Splendid exegesis of New York Times curly cut thinking. They don't make editorials, they make underground roundel signs, you can almost feel the descension as you read: MIND YOUR HEAD. But isn't it just delightful how issues contortuplicate (spin) in no time?,

"The issue is not who's screaming about the leak but who did it. Yet if Portman and the Republicans can succeed in presenting the controversy as another one of those same-old bitter face-offs between DÕs and RÕs creating a moral equivalency between the leakers and the complainants they win. Their aim is to exploit the publicÕs (justifiable) cynicism toward Washington and to battle to an itÕs-all-politics draw. This is a good strategy as long as no indictments materialize."
(David Corn, a New York Times bestseller, on The Novak Affair, Oct. 24, 2003)


Mutatis mutandis, the ISSUE is not who's screaming about the "leak" nor who brings the news, but why the former NSA Advisor broke the law. This time we know who broke it, first I'd like to know why. Three options: Clinton, Kerry or Treason. I bet for number two. Then I'd like to see responsibility, at least Berger's share.

The New York Times -it's-all-politics- cover up is a good strategy as long as no indictments materialize, if Samuel R. "Sandy" Berger is ever indicted the paper of note (to name only the loudspeaker) will have to dig harder for a new one.

Posted by: Elian G. at July 23, 2004 11:15 AM | Permalink to this comment Permalink

"If anyone can track down a transcript of Dan Rather's take on this... WOW. That's all I got to say. WOW.

Posted by G at July 23, 2004 09:35 AM | PERMALINK

G-

Sissy Willis already did, about halfway up this thread. But here it is again:

"Akin to Dan Rather's piece of work delivered with a straight face a coupla nights ago, according to RatherBiased (I am constitutionally unable to watch Rather, myself):

"Sandy Berger, who was National Security Adviser under President Clinton stepped aside today as an adviser to Senator John Kerry. CBS's John Roberts reports this was triggered by a carefully orchestrated leak about Berger, and the timing of it appears to be no coincidence."

http://ratherbiased.com/news/content/view/145/


Posted by Sissy Willis at July 22, 2004 05:42 PM | PERMALINK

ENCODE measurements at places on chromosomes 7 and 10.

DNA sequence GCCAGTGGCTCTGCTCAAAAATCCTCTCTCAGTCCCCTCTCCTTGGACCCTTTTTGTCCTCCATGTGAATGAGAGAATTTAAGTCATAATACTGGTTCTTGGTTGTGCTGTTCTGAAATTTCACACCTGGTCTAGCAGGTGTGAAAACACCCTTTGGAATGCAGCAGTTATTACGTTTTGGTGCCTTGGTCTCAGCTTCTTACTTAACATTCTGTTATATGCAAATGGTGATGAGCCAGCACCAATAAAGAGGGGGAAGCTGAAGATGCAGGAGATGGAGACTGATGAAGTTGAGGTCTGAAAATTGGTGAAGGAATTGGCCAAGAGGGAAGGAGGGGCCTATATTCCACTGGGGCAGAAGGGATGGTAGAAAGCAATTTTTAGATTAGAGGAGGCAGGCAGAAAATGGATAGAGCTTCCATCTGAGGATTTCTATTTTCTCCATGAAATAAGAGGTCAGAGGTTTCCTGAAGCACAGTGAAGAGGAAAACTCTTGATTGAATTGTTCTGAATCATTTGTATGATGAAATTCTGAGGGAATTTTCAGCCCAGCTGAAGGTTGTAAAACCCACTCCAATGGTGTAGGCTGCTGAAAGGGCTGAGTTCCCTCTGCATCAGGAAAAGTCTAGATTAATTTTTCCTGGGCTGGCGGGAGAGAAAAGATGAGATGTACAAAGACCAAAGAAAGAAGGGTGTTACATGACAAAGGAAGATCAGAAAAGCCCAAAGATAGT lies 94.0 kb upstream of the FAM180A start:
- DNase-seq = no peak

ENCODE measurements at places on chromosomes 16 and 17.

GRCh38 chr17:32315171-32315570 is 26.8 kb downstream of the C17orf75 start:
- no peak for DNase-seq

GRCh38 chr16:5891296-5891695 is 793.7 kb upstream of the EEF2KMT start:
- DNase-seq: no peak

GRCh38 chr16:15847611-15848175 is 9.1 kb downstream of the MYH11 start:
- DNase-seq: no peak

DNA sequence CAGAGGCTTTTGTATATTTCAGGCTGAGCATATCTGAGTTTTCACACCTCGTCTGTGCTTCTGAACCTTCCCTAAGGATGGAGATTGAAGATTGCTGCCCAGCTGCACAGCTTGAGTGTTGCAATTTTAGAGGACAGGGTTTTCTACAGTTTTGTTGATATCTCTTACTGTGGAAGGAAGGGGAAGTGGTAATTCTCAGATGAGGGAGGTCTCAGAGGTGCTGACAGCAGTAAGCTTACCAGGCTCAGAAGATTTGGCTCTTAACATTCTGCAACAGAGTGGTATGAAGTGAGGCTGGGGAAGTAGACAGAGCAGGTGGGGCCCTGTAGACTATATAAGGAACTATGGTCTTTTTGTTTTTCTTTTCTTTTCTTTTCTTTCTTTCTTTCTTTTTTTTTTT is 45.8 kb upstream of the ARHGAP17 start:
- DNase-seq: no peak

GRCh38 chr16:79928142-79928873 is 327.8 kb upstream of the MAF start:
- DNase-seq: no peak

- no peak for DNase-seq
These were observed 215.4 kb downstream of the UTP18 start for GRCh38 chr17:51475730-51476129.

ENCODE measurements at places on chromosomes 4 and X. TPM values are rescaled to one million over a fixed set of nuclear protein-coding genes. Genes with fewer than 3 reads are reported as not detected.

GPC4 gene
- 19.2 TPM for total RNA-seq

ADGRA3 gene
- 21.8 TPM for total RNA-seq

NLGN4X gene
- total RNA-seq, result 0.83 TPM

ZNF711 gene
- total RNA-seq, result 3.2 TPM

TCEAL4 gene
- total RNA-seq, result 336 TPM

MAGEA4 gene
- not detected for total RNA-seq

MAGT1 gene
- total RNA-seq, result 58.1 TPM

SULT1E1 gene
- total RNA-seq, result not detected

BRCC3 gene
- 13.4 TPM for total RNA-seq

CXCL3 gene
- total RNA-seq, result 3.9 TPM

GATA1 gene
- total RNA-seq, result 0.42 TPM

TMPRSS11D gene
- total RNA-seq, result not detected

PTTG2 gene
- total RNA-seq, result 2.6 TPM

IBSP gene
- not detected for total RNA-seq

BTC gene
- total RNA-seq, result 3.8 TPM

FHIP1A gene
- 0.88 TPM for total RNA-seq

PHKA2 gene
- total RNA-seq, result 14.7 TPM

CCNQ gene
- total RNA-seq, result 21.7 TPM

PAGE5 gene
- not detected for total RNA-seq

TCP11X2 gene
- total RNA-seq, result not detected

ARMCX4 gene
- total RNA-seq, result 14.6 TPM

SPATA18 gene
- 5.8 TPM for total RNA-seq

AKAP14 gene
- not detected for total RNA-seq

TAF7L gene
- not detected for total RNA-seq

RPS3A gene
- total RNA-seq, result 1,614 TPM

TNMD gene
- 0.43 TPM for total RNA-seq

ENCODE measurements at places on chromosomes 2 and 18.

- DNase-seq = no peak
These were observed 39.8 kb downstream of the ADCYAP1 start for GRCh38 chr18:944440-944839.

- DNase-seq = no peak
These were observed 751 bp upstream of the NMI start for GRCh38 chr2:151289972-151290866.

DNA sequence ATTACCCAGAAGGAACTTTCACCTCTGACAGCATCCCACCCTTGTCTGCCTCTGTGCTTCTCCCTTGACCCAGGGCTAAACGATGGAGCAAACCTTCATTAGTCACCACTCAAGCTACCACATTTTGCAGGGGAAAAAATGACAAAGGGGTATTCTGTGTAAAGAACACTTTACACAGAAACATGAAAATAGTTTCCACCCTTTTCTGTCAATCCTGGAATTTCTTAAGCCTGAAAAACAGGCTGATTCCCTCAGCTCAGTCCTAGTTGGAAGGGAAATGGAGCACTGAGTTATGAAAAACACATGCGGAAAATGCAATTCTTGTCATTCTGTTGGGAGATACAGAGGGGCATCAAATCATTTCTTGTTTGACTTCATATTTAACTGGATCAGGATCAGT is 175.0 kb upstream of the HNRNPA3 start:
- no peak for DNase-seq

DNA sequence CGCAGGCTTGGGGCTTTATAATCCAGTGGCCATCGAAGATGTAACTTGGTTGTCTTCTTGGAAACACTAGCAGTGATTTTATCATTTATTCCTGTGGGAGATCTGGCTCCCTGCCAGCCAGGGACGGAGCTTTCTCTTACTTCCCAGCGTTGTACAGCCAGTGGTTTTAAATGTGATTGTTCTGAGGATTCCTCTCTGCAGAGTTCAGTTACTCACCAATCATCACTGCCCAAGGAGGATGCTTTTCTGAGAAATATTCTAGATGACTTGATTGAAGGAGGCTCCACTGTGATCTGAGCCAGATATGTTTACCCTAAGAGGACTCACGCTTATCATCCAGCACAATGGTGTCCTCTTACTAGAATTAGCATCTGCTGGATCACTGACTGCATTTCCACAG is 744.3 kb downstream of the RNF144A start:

Posted by: Tommy G at July 23, 2004 02:38 PM | Permalink to this comment Permalink

Read the Washington Post for stories about Berger today. There's an editorial that skips most of the salient details and the last few paragraphs are about the timing of the leak. Then, I notice a story about how there's new revelelations in the Berger story. What are those revelations? That more people in the White House knew about it than the Post previously thought.
They've picked up the meme and are running with it.
Sandy who? It's all about the GOP. I can't wait for Haliburton to get involved.
http://www.washingtonpost.com/wp-dyn/articles/A7523-2004Jul22.html http://www.washingtonpost.com/wp-dyn/articles/A7104-2004Jul22.html

Posted by: Veeshir at July 23, 2004 02:40 PM | Permalink to this comment Permalink

Veeshir: There should be a lot of people in the White House that knew about the Berger investigation. The President, VP, WH Counsel, Chief of Staff, NS Adviser, Sec Def, Sec State, Deputy WH Counsel, WH Spokesman, WH Comm Director: everyone one of these people should have been aware about a potential National Security breach of Classified information. The FBI and DoJ are obligated by law to inform the branch of government reponsible for National Security and Classified information.

Fortunately, the law also obligated the FBI and DoJ to inform President Clinton's White House counsel Bruce Lindsey as well as the Senate and House Judiciary committees.

Posted by: Brennan Stout at July 23, 2004 03:04 PM | Permalink to this comment Permalink

The thing about the Times/ Wash Po/ etc. editorials that I find absolutely amazing is how readily and totally they accept the notion that there was "nothing of value" in the documents that Berger took. They unquestioningly swallow this premise. How can they be so friggin sure? Aren't they supposed to be at least a little skeptical, for god's sake??

Posted by: god fodder at July 23, 2004 04:00 PM | Permalink to this comment Permalink

Sure are lots of goalposts being moved around the subject of Bergers inadvertancey.
This is NOT about BUSH, or KERRY. This about SANDY BERGER and his willful decision to remove classified materials from a secured reading room.
Pointing fingers and throwing rocks through glass walls will not make it any less so.
Why Berger decided to risk his freedom and his reputation on doing so is something HE will have to answer.